The other is it caused me to speculate to what extent such a “double consciousness” can be intentional and controlled, and to what extent the persona you adopt in having to regularly put on an act can seep into your true self so that the borderline gets blurred and you are what you pretend to be. Can you really keep your two selves fully compartmentalized, and switch back and forth at will when you are around different people? Or is it like the salesman who maybe starts by consciously adopting a slick and manipulative style, but ends up believing a lot of his own bullshit?
Which would likely make him a better salesman, by the way, since being sincere is typically even more effective than being good at pretending to be sincere. Of course it rots your soul at the same time, but most people treat that as a small price to pay…
It’s hard to believe that this kind of racial two-step is anything other than psychologically damaging at a deep level (while at the same time being effective in achieving one’s ends in the world, and indeed in some circumstances even necessary for survival).
But like I say, this is one of the many topics in this book that are as relevant to the sociology and psychology and politics of race today as a century ago.
As I noted, some of the book consists of Du Bois’s critique of the ideas of Booker T. Washington. He makes sure to keep his criticisms as civil and respectful as possible, in keeping with the tone of the book as a whole.
Washington (at least as Du Bois presents him—I haven’t done any independent study of this) advocated pushing for very limited improvements in very limited areas in the lives and opportunities of black people, so as not to move so fast as to shock white people and set off a backlash. However much sense that may have made tactically, it’s hard not to cringe reading that now, and to side with Du Bois’s impatience to simply speak the truth and stand up for yourself and what’s right with dignity, instead of playing these little games to stay on the good side of whites.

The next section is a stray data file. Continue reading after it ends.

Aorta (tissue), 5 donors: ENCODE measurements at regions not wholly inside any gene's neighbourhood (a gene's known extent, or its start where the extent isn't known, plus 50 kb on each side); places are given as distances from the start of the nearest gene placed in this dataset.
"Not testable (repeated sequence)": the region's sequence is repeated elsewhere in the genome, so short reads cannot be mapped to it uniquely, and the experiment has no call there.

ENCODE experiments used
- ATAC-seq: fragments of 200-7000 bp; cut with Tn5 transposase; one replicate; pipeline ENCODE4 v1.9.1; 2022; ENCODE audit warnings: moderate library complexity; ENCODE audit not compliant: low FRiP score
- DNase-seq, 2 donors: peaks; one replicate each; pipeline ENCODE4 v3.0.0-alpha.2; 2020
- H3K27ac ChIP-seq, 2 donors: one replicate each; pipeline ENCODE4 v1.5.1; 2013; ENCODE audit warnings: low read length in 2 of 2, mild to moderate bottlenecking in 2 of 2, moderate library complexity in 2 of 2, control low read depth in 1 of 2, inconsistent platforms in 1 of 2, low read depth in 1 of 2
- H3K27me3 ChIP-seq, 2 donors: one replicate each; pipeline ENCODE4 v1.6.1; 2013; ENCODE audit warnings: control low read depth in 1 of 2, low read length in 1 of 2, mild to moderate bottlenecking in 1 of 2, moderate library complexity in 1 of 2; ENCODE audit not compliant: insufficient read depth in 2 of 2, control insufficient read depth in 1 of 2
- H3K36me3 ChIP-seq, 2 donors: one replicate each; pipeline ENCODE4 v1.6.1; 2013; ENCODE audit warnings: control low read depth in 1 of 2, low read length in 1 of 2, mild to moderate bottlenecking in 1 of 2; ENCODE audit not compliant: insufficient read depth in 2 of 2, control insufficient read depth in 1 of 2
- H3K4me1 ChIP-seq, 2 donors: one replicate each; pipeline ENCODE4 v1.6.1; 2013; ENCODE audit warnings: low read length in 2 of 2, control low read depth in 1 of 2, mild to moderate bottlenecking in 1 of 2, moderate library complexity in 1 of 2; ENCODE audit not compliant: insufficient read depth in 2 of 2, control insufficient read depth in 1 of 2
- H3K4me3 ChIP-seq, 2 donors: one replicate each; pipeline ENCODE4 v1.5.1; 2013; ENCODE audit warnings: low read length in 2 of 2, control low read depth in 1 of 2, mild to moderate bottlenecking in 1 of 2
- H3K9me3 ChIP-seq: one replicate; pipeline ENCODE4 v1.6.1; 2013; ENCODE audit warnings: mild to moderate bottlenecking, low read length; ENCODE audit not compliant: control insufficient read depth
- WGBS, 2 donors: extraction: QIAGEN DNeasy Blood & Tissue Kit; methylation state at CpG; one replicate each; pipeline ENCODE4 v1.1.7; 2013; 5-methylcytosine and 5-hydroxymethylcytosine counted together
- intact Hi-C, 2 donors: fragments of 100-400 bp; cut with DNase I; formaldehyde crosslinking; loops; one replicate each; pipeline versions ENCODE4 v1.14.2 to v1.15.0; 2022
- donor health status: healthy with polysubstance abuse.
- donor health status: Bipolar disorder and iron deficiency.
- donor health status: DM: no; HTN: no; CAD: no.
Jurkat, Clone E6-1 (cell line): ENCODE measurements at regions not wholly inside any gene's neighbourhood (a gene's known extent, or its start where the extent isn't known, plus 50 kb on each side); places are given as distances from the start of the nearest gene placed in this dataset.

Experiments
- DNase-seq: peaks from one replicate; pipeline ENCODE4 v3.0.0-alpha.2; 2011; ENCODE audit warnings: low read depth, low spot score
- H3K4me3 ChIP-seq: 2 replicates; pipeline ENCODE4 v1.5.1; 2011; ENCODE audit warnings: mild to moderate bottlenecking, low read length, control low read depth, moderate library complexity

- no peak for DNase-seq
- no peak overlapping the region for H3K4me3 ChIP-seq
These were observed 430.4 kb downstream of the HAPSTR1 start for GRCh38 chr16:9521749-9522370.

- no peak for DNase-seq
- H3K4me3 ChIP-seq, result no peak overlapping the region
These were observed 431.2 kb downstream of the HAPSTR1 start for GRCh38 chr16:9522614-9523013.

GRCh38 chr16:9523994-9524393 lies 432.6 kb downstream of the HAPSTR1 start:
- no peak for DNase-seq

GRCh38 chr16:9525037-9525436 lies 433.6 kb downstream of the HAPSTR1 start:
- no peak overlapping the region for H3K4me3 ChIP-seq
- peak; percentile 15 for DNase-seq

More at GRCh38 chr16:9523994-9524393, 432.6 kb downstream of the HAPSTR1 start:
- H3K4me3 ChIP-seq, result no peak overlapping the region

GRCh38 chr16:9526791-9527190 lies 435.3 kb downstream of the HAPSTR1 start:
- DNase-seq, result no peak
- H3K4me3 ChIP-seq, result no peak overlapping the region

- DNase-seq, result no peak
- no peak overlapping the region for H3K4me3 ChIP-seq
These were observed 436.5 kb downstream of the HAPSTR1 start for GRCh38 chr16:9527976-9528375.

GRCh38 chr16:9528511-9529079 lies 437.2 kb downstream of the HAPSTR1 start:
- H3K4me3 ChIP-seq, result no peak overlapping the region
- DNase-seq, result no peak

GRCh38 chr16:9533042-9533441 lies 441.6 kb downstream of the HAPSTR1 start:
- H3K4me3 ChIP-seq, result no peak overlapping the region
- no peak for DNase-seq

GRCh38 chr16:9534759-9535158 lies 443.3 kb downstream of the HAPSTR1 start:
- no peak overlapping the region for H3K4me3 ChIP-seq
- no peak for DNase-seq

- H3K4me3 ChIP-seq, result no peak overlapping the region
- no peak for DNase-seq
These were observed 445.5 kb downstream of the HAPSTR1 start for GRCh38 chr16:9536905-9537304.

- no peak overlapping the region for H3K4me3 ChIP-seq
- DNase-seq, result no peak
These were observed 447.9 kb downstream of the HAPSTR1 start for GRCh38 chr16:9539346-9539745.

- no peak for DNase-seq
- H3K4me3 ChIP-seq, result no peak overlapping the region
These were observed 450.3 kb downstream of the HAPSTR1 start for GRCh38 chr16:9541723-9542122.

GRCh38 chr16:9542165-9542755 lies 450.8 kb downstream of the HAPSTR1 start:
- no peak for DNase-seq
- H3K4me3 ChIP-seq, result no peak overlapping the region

But probably what I’m struck by most when I read a book like this is how there are some issues that aren’t even remotely close calls, where you really have to be exceedingly stupid or evil or both to be on a certain side, and yet that side somehow gets treated as worthy of serious consideration, or worse yet as self-evidently right rather than self-evidently wrong.
Race is one of those issues. Yes, there are issues on the periphery that reasonable people can disagree about—certain forms of affirmative action, reparations, etc. But in broad terms, Du Bois isn’t just right, he’s obviously right, and so obviously right that it’s depressing that very large numbers of people up to today vehemently insist otherwise.
To state that it’s wrong to oppress people and deprive them of the most basic rights and opportunities on the basis of something as irrelevant as race or gender, is akin to stating that the moon is not made of green cheese. That’s all Dubose is doing here with his social science studies, his calm, reasoned tone, his eloquent storytelling, and all the rest—stating the obvious truth that the moon is not made of green cheese (while Washington is just off-camera urging him, “No, no, just tell them it’s made out of cheese of indeterminate color. Hold off on pushing for more until the time is ripe. No need to piss them off.”).
So in that sense I suppose I didn’t get all that much out of this book. I mean, there are interesting points of social psychology and such that are worth thinking about, but mostly it’s a guy saying the moon is not made of green cheese, and I already knew that. Just as I already knew that this is a world that then and now has enough idiot conservatives to render that a controversial claim.